By UUSC Staff on November 2, 2018
In a grossly misleading speech Thursday, Donald Trump made another cruel effort to portray refugees from Central America as a threat, echoing themes from a racist attack ad he endorsed just days before the U.S. midterm elections. Showing contempt for human rights and the rule of law, Trump threatened the nation with an executive order that would supposedly deny the right to seek asylum to all people who cross the U.S. border outside ports of entry.
As with Trump’s threat earlier this week to revoke the Constitutional right to citizenship at birth by executive order, this proposal is so blatantly unlawful as to be absurd. The first sentence of the U.S. asylum statute grants the right to apply for asylum to anyone who is “physically present in the United States or who arrives in the United States [whether or not at a designated port of arrival.]” The U.S. President is not above the law and cannot overrule fundamental Constitutional or legal protections on a whim.
While Trump’s words are obvious political pandering, however, they have real consequences. When the President puts his name to racist campaign materials – or threatens to trample the legal rights of whole groups of people – it violates fundamental norms of a multiracial democracy, signaling that immigrants and people of color are not full members of society.
Similarly, Trump’s claims to reporters that that he has ordered U.S. troops at the border to consider rock-throwing as equivalent to carrying firearms gives the impression of official approval for recent extrajudicial killings of migrants and asylum-seekers by armed U.S. officials. Sixteen-year-old Jose Antonio Elena Rodriguez was killed in 2012 by a U.S. Border Patrol agent, allegedly for throwing rocks. Last May, an unarmed 20-year-old Maya indigenous woman from Guatemala, Claudia Gomez Gonzalez, was shot dead by a U.S. Border Patrol agent, allegedly after “rushing” the armed agent.
As with Trump’s previous statements appearing to endorse police brutality and praising torture, his remarks signal disregard for human rights and approval of impunity from the highest levels of government.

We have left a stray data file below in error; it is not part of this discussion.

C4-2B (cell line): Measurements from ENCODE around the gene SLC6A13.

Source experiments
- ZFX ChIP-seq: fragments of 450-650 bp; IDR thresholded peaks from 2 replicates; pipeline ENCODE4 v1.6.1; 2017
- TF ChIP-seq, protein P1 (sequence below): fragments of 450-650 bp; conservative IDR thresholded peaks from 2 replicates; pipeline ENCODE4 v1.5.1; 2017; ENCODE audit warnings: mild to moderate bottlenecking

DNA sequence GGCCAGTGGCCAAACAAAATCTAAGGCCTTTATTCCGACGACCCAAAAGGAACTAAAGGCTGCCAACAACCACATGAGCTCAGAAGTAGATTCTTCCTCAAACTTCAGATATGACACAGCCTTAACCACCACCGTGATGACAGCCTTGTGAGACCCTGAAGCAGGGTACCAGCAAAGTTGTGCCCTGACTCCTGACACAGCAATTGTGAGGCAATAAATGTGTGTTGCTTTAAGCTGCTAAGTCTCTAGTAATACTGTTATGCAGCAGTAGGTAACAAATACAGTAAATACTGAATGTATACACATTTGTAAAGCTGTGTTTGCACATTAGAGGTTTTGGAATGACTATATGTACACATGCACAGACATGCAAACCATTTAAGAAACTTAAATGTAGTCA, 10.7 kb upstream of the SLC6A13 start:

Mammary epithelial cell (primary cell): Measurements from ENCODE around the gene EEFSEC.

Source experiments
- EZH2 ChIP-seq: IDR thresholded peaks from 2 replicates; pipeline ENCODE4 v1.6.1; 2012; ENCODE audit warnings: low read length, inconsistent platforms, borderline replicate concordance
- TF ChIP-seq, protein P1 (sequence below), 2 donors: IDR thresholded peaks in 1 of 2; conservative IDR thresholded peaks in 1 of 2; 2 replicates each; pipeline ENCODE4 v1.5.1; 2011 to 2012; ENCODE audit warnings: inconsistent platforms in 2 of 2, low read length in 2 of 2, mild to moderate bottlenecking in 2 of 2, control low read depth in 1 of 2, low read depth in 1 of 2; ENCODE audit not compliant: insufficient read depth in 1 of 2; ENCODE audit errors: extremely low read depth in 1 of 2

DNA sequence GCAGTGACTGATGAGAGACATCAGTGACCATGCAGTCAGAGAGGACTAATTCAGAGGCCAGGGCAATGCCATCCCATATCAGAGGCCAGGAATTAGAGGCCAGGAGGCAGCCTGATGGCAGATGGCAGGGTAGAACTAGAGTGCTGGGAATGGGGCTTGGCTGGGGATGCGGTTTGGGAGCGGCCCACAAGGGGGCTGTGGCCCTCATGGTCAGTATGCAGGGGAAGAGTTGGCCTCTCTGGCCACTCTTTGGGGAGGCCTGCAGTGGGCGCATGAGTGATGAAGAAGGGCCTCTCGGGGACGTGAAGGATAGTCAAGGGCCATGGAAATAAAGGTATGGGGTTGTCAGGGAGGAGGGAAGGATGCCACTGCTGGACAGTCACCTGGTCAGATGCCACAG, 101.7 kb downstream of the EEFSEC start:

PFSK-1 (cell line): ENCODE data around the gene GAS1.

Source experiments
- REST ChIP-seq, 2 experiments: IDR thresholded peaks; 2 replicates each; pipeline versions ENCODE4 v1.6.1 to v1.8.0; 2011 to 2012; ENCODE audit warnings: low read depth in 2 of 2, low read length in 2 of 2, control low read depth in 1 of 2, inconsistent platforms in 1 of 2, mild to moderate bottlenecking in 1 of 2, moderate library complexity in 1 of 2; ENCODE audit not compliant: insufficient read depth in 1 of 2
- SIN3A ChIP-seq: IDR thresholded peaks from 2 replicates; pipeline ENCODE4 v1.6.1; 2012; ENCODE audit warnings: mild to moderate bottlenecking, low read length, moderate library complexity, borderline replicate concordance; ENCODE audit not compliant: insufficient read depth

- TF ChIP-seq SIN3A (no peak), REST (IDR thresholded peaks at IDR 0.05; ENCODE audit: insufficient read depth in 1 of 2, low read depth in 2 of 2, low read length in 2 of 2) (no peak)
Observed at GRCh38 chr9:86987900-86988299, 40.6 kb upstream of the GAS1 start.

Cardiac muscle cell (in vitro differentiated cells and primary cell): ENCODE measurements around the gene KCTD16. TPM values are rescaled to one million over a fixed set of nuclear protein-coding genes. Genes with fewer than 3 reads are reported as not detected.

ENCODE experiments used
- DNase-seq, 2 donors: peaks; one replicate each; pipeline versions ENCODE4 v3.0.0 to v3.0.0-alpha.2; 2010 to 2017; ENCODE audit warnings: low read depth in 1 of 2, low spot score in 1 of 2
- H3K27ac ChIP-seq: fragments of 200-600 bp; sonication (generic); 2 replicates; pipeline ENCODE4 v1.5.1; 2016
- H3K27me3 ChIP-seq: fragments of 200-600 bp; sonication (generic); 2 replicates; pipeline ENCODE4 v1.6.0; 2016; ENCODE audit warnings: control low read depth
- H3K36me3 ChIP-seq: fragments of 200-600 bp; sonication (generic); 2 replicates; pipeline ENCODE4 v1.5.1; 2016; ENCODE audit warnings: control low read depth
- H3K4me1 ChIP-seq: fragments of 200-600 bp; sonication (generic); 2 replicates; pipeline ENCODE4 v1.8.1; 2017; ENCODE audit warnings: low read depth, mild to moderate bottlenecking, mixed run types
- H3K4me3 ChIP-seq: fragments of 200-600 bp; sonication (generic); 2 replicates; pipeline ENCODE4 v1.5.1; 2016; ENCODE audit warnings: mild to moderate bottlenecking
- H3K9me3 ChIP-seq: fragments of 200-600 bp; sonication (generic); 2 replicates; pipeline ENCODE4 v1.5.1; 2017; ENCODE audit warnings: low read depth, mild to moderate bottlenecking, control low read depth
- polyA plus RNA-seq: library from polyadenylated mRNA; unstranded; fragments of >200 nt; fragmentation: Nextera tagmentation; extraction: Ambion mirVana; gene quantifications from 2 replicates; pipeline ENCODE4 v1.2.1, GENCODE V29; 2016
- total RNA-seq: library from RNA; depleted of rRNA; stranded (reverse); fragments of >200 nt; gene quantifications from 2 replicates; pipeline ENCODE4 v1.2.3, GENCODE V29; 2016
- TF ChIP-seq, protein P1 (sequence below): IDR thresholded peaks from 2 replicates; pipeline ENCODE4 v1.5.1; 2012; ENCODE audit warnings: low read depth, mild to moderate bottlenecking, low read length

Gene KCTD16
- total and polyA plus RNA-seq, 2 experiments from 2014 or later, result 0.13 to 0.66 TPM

Finally, Trump’s comments are an effort to legitimize the devastating violence his administration has already inflicted on asylum-seekers, including the family separation policy that has left at least 50 children deprived of their parents. While his absurd proposal to overthrow the asylum statute is not likely to pass muster, this cannot minimize the fact that his administration has already taken real steps to radically undermine access to asylum, including by threatening indefinite detention of children, preventing survivors of domestic abuse and gang violence from making asylum claims, and terminating a program that could have saved the lives of thousands of Central American refugee children.
Trump’s actions betray a profound moral cowardice, dressed up in bellicose rhetoric. There is no courage in deploying the world’s most powerful military to meet defenseless civilians, who are only exercising their rights under international law. Real courage is found among the Central American asylum-seekers who risk everything to get themselves and their loved ones to safety.
UUSC takes inspiration from the caravan this week and refuses to be distracted or divided by fear. Upcoming national elections are a chance for U.S. voters to defend our shared commitment to human rights and the vision of a genuine multiracial democracy. UUSC supporters can also take action now and in the coming weeks to volunteer with organizations serving refugees and migrants at the southern U.S. border, submit public comments opposing family detention, and speak out against the U.S. policies that fuel forced migration from Central America.